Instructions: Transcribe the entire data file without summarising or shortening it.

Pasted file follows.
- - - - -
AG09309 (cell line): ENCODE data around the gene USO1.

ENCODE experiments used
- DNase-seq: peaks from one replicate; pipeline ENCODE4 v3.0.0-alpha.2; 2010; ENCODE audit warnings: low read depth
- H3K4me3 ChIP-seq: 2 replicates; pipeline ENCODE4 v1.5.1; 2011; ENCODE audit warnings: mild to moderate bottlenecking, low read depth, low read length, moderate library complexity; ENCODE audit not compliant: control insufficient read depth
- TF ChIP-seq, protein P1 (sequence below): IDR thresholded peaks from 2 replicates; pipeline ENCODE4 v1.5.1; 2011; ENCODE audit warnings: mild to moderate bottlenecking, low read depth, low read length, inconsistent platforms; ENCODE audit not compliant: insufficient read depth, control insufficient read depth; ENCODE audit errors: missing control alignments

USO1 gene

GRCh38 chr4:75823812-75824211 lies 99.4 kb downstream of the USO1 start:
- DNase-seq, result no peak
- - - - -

AG09309 (cell line): ENCODE data around the gene USO1.

ENCODE experiments used
- DNase-seq: peaks from one replicate; pipeline ENCODE4 v3.0.0-alpha.2; 2010; ENCODE audit warnings: low read depth
- H3K4me3 ChIP-seq: 2 replicates; pipeline ENCODE4 v1.5.1; 2011; ENCODE audit warnings: mild to moderate bottlenecking, low read depth, low read length, moderate library complexity; ENCODE audit not compliant: control insufficient read depth
- TF ChIP-seq, protein P1 (sequence below): IDR thresholded peaks from 2 replicates; pipeline ENCODE4 v1.5.1; 2011; ENCODE audit warnings: mild to moderate bottlenecking, low read depth, low read length, inconsistent platforms; ENCODE audit not compliant: insufficient read depth, control insufficient read depth; ENCODE audit errors: missing control alignments

USO1 gene

GRCh38 chr4:75823812-75824211 lies 99.4 kb downstream of the USO1 start:
- DNase-seq, result no peak